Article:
Ages ago I posted a photo of this bridge. As it was on the way to Toowoomba, I just had to see if it was still standing. It is, but only just.
Another bridge. This one is in the Japanese Gardens in Toowoomba. I waited for ages to get a photo when no one was on the bridge. There were a lot of people in the gardens that day.
It is not often I get a photo of my favourite place, the Raspberry Lookout, in the afternoon. The rains came two days later in the early morning and lasted for three days
I hope you enjoyed a long read through my September and thanks for getting to the end. Did you have a favourite photo?
About The Changing Seasons
The Changing Seasons is a monthly project where bloggers around the world share their thoughts and feelings about the month just gone. We all approach this slightly differently, though generally with an emphasis on the photos we’ve taken during the month.
For many of us, looking back over these photos provides the structure and narrative of our post, so each month is different. Some focus on documenting the changes in a particular project — such as a garden, an art or craft project, or a photographic diary of a familiar landscape.
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This was a difficult challenge. Most people would expect that I would choose a bird photo or perhaps flowers but this time I have gone into not what makes this a great photo but why.
Sarah provided a brief that was quite prescriptive wanting to know: – “Tell us a bit about each of your three photos please. Where you took it and when. Why you are pleased with it and have chosen it for this challenge. Does it evoke some special memories that influenced your choice of it as a favourite? Has it won a competition perhaps? Or is it simply a shot you love and are pleased to have taken. It doesn’t matter, by the way, if you’ve shared it before. The best images are worth seeing more than once, after all.”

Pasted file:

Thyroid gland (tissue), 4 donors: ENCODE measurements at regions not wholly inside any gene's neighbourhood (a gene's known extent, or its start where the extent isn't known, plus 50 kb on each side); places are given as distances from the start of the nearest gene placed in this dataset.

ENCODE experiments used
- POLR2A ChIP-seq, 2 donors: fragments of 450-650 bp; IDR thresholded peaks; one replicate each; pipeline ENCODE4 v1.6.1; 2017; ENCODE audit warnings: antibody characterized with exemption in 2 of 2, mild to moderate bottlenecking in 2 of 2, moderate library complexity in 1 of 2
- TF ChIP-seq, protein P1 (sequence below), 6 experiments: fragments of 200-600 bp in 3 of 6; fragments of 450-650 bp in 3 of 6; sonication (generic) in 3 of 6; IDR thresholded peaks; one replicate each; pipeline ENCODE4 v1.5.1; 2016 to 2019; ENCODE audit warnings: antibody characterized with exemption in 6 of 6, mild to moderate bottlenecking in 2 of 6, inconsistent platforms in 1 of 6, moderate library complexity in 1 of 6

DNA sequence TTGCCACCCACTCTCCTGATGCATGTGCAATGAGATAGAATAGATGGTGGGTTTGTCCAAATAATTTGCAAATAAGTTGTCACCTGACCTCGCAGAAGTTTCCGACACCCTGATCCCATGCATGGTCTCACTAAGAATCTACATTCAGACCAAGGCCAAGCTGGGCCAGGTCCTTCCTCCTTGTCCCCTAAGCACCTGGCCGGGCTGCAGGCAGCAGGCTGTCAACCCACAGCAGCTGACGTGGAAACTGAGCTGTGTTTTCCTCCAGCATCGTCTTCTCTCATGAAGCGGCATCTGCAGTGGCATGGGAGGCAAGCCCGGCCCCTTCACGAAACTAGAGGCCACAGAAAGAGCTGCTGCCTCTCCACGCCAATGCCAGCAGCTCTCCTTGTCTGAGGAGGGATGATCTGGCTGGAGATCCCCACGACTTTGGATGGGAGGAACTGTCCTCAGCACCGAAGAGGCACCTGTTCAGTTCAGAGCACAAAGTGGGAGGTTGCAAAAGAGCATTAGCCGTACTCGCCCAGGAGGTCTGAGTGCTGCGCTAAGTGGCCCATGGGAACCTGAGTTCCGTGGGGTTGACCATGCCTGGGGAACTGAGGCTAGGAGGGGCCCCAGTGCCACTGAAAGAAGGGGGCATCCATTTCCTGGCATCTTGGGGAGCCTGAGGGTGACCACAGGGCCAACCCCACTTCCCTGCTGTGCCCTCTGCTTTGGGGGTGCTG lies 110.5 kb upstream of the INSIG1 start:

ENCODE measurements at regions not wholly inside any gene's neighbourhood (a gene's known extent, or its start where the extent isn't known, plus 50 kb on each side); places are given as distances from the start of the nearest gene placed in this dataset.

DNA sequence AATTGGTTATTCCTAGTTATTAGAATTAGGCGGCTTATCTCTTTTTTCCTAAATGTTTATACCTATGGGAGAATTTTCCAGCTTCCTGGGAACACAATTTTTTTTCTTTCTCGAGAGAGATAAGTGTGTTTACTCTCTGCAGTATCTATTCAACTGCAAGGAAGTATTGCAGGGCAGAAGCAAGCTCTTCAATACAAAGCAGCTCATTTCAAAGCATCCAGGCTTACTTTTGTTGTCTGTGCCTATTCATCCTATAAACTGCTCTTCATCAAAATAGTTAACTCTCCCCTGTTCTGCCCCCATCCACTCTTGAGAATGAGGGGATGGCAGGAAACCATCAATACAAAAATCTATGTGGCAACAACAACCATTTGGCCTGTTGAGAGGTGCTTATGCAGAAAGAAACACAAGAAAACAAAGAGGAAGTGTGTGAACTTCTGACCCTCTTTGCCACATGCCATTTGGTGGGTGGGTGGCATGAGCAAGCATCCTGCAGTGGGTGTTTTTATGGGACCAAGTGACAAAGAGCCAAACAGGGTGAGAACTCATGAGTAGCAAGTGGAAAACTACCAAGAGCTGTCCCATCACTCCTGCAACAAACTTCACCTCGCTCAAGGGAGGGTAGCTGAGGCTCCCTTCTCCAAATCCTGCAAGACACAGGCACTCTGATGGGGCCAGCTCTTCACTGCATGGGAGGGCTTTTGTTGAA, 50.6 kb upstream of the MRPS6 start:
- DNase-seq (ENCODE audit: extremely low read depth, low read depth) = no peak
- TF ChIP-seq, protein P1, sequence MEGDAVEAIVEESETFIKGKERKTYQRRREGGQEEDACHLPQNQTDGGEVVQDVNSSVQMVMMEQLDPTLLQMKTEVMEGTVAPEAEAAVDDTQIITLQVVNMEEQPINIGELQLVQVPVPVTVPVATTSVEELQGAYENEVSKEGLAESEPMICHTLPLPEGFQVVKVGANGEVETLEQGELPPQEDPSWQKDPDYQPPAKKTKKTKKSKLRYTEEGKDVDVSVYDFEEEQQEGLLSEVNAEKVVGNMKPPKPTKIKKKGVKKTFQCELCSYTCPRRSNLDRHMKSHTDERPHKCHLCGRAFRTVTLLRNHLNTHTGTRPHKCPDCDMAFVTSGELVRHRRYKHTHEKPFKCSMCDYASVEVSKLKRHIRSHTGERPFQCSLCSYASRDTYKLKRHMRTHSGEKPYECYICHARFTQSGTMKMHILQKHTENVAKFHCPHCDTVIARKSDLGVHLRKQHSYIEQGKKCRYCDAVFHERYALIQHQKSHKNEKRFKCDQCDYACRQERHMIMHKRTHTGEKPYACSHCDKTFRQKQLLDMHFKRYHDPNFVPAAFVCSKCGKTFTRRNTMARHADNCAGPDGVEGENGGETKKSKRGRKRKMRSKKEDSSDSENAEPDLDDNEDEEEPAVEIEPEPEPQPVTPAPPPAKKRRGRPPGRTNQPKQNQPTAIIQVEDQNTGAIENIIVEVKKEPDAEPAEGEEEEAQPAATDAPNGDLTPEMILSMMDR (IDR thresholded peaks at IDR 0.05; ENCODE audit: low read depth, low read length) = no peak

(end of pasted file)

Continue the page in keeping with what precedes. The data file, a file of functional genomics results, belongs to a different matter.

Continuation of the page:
Earlier today I was looking at the posts of people I follow and from Ann-Christine She wrote “…I can see that I photograph more with my heart than with camera and lens….” This resonated with me and I commented “I must agree that when you take a photo with your heart, it shines through the lens, captured forever. Looking back that sense of heart glows ever bright remembering the moment”
This first photo is a place of calm and is one of my favourite places to go. The peace and looking over the rest of the Gibraltar Range from Raspberry Lookout. I am lucky that it is not far from my place. This is a place where my heart does feel at peace and the photos I take shine through.
Coming back into the urban environment, I was sitting in the Byron Bay Bakery where the windows are almost floor to ceiling with seating waiting for my bestie. In front of the bakery the street plantings are Lilli Pilli bushes which at the time were flowering. The colour of the flowers against the grey of the street took my eye.
Always with camera at hand, I focused to get the photo I saw and then just then, what could be called a zen moment, a Stingless Native Bee cruised over to check out the flower. Stingless Native Bees are about 10mm in length. A macro photo using telephoto with the camera just set on auto.
I love sunset photos when the sky is special. This photo takes in another part of my life as I live in the bush or countryside and cattle are in nearly all of the farms around. A silhouette against a coloured sky makes a strong image. Sometimes cows tend to pose at the right time in the right place.
OK I am sneaking in just one more so I can break the “rules”
It is not often that a Moon Flower opens in the Full Moon as they are supposed to do but when they do they are spectacular. I cannot remember the camera settings, probably hand held night scene function on my camera. I had my bestie as my assistant and she held the torch so I might get that just right photo
My focus for this challenge is vegetation. From a tiny moss “forest”
to grasses that support life
with seeds and flowers
ferns providing shelter
Bottlebrush bush with flowers and food for everyone
Grevilleas giving shade and food for insects and birds
Tree Ferns who are older than dinosaurs, first plants to recover from fires – yes those fires in 2019 – as seen here. The stems of tree ferns are a miniature ecosystem, with epiphytic plants like mosses, small ferns and maybe lichens growing on them.
The first fronds that emerge are called Fiddleheads
Bigger flowering trees can be spectacular like Poinciana trees
Or Illawarra Flame Trees which stand out against the green of the bush when flowering
and then there are the towering giants in the rainforest that support all manner of life from the soil to the tree tops
Where would an Earth Story be without our wonderful plants – from the small to the tall. The featured photo is my favourite spot, Raspberry Lookout where you can sit among the trees as well as look over the valleys and the tree tops.